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Flamenco, like art and human nature, is unpredictable. But Google “flamenco images” and predictably you’ll see a fiery red tomato kaleidoscope of traditional and outrageously trained and ruffled flamenco gowns explode on screen screaming drama. The gowns are so lush and overpowering one forgets there is a dancer wielding those fire-breathing dresses around. Strip away the traditional wardrobe and what’s left are the familiar elements of flamenco — the fierce hand-clapping, heart-pounding footwork, dramatic hand gestures, the traditional abanico (fan) and, of course, the extravagant and often too serious facial expressions — and Niurca Marquez.

Niurca Marquez, the Miami-born contemporary flamenco dancer and choreographer, is deconstructing and subverting flamenco in ways that excite and disturb flamenco aficionados on two continents. We met last Saturday at Inkub8, (a Knight Arts grantee) a few hours before her performance that evening to discuss her work and progress during her residency. As she waved me in, we began to talk and we didn’t stop talking for the next hour and a half. I recorded the conversation, but decided not to listen to it, because that is what Marquez’s work is about — memory and the act of remembering.

Niurca Marquez and Paola Escobar. Photo by Neil de la Flor

From what I remember, Marquez’s latest project, “The History House,” which she abandoned for a year and a half to work across Spain, is an exploration of memory through installations and site-specific performances that explore how cultural memory is passed down through flamenco. Marquez’s theory is that through the deconstructing and reconstructing the constituent particles of flamenco — the footwork, the gestures, the wardrobe and the drama! — a long-term cultural memory emerges out of the DNA of the dance that is beyond generational.

Niurca Marquez and Paola Escobar. Photo by Neil de la Flor

“I’m using this idea of deconstructing flamenco directly,” Marquez says. “It’s almost as if the act of deconstructing and reconstructing parallels how we reconstruct our cultural memory — including identity, language, how we relate to the world around us, and even our superstitions and habits that form.”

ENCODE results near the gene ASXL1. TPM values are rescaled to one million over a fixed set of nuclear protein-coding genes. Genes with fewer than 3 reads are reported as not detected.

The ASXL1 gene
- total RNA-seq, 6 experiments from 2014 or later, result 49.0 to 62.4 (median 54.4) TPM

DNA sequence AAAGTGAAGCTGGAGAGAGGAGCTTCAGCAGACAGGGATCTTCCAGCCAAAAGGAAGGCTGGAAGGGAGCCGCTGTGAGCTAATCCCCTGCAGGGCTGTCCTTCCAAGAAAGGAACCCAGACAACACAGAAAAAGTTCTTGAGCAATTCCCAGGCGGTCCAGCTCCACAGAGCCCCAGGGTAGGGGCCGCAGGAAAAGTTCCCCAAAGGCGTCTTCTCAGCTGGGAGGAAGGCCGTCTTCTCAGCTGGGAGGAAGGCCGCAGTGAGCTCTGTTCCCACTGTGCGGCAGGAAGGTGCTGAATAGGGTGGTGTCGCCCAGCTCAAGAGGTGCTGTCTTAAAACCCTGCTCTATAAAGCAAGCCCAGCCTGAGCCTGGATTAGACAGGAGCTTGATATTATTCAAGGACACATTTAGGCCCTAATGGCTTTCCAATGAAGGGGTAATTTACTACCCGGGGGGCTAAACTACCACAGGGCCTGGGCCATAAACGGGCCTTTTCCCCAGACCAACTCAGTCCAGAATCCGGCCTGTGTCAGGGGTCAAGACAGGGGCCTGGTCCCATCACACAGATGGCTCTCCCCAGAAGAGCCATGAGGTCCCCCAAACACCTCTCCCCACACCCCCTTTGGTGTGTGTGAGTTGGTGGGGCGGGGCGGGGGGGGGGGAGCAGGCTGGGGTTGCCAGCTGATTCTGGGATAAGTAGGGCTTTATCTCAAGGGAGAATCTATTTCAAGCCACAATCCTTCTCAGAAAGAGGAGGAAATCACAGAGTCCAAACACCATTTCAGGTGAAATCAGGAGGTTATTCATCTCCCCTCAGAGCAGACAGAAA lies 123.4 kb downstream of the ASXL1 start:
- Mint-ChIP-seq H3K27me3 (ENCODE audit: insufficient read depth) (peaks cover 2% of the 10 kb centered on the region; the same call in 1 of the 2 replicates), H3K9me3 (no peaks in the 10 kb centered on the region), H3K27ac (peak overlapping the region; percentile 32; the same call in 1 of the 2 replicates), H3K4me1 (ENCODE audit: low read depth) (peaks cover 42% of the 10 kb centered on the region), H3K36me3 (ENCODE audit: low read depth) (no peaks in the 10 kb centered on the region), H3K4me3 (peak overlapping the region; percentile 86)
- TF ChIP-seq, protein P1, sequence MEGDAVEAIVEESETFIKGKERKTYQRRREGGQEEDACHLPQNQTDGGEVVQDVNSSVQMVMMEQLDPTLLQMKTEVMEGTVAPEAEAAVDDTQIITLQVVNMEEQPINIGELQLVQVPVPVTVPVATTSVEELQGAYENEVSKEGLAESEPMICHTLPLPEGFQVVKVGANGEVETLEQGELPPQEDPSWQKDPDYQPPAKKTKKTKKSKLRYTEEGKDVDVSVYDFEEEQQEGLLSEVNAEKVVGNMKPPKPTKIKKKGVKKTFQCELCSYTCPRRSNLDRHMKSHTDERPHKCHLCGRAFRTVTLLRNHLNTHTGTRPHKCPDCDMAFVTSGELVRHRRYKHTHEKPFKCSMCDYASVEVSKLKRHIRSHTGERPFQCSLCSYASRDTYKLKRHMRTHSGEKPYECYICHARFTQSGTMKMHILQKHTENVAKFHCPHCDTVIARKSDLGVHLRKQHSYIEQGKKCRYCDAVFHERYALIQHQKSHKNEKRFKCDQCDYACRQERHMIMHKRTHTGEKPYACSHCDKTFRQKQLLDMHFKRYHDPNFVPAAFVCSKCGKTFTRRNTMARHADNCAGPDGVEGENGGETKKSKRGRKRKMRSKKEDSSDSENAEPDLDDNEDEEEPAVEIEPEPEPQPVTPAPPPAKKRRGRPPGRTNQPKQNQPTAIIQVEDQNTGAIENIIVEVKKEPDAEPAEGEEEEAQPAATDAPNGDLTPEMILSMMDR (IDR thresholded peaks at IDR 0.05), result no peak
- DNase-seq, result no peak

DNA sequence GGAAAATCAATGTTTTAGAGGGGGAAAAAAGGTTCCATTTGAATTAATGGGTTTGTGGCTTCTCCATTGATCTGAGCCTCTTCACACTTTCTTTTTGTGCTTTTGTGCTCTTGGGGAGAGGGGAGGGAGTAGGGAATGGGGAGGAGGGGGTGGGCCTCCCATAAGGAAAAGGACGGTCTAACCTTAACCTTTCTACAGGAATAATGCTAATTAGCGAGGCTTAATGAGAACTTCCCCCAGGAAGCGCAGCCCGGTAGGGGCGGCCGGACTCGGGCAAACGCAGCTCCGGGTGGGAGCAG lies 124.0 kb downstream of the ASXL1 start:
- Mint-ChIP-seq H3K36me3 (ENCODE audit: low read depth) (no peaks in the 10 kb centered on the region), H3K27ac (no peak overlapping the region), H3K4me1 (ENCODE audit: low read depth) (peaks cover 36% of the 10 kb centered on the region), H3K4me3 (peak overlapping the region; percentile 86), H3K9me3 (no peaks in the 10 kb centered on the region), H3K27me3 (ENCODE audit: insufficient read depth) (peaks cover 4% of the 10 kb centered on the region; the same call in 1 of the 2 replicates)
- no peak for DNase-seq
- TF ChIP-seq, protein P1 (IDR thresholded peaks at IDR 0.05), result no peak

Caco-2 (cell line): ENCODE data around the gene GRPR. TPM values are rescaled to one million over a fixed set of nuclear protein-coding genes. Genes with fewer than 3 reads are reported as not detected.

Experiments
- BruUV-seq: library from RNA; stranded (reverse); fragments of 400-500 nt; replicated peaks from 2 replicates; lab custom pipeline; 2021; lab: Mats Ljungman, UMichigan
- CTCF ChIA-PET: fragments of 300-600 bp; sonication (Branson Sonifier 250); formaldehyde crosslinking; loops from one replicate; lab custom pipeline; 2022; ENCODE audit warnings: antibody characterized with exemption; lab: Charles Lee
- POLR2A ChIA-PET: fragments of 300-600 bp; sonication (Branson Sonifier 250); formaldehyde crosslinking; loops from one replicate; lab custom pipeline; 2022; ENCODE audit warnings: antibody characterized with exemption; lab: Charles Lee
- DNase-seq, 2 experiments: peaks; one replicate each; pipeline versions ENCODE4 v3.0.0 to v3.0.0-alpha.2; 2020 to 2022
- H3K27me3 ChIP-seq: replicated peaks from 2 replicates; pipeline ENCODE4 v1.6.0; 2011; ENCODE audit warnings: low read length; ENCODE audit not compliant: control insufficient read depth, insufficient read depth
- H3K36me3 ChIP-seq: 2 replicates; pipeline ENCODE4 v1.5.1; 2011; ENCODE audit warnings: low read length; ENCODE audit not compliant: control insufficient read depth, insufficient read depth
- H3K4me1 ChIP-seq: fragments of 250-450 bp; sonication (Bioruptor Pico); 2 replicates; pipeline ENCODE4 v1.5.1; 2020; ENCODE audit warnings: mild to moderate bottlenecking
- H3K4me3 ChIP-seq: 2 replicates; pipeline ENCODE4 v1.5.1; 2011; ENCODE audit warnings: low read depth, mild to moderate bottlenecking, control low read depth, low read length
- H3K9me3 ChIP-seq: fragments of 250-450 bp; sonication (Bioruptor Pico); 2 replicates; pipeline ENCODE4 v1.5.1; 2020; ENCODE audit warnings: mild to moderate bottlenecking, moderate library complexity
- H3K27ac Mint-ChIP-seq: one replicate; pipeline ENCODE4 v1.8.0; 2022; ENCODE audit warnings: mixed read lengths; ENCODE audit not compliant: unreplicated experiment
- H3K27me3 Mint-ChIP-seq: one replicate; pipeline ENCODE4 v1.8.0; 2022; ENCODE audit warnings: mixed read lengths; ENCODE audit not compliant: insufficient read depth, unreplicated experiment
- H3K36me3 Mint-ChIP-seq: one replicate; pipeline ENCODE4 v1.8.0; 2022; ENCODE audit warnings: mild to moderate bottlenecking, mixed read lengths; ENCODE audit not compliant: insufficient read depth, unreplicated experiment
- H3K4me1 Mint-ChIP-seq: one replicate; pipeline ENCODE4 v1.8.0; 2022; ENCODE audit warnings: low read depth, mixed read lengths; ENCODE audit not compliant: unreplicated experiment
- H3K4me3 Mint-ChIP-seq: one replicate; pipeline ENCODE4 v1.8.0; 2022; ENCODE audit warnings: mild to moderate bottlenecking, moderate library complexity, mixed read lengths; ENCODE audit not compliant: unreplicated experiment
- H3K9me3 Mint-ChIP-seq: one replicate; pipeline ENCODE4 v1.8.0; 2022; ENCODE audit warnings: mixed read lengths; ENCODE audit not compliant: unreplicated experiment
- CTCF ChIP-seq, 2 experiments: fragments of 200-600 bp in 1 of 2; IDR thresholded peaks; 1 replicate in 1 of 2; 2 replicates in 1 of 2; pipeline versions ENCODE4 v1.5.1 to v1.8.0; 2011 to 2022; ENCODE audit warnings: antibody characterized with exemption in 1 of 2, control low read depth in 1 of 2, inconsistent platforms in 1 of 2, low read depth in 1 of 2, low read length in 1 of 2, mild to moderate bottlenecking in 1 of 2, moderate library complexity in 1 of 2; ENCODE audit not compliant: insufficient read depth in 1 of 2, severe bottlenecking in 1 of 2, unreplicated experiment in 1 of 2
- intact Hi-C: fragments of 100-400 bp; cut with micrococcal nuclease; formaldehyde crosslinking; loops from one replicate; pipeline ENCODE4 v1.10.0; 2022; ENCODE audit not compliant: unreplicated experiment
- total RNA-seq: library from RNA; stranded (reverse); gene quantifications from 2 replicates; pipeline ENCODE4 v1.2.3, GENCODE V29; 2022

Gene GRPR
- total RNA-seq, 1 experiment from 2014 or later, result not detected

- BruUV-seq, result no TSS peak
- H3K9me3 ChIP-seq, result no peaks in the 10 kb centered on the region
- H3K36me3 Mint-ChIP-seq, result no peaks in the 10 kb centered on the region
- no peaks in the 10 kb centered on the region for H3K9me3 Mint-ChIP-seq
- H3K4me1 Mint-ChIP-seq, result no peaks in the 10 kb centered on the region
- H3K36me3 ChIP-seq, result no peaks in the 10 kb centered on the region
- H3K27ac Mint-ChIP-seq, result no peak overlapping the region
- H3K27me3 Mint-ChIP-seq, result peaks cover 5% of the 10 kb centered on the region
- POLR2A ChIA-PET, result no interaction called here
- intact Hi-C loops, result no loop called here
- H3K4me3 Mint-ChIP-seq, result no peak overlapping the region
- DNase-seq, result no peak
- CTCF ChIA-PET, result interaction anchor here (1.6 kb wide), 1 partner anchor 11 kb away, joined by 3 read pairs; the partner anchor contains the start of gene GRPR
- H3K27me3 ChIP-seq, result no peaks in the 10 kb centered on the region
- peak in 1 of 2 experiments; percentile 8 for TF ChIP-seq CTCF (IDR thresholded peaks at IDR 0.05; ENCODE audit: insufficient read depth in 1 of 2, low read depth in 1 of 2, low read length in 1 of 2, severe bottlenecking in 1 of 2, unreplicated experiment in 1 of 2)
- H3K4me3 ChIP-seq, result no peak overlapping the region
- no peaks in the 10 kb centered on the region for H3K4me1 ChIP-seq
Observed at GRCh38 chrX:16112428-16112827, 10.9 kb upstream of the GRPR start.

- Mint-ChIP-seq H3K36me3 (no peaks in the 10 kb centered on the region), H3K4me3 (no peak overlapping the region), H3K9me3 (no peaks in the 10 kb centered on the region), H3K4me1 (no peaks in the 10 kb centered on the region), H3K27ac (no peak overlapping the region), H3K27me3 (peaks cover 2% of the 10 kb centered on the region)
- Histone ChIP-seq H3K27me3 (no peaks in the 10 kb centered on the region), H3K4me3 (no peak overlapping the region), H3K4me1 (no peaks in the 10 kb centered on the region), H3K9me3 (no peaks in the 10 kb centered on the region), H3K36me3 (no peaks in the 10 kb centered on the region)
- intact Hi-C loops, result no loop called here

For example, Marquez often experiments with traditional flamenco by cutting down the footwork from 20 compases to two compases just to see what happens. If there are enough references left in the footwork, then those movements become new markers, new mechanisms for expression. It is also a way to test the culturally specific boundaries of an art form and opens it up to broader interpretation and uses. And even though Marquez has a fiery red gown, her wardrobe represents a more subdued feminism that accentuates her movements instead of overshadowing her body language.

Niurca Marquez and Paola Escobar. Photo by Neil de la Flor

At Inkub8, Marquez performed three works-in-progress with collaborating artists and was also accompanied by her husband, famed contemporary flamenco guitar player Jose Luis Rodriguez. The second work of the evening, “deconstructing flamenco,” was the most coherent and elegantly deconstructed contemporary flamenco I’ve seen.

Niurca Marquez and Paola Escobar. Photo by Neil de la Flor

Flamenco, which is usually a monologue, instead became a symbiosis between Marquez and Paola Escobar; they methodically challenged each other and our preconceived notion of what flamenco is and can be. The short performance presented two dancers connected by flamenco, but located in their own space. Their movements and interactions were oddly detached, jittery, impulsive and seductive, yet the two were somehow intimately linked by the strands — the steps, the dress, the foot-stomping madness — of flamenco.

Jose Luis Rodriguez. Photo by Neil de la Flor

According to Marquez, Miami has helped her expand the language of flamenco. “Everything here is spoken in half languages,” Marquez says. “Spanglish,” I tell her. And this energy, this conflict of languages and the vibrant energy of this city that propels us together, found their way into Marquez’s “The History Room.” Marquez says she abandoned herself to the process and let Miami attach its own genetic sequence to her work. There may be limits to experimenting with flamenco, but Marquez doesn’t see them, which is fine, because Miami won’t let her. Besides, when we push the boundaries of art, sometimes new and interesting things emerge just like memories that we once thought we had forgotten.

2021 NW 1 Pl, Miami; 305-482-1621; inkub8.org

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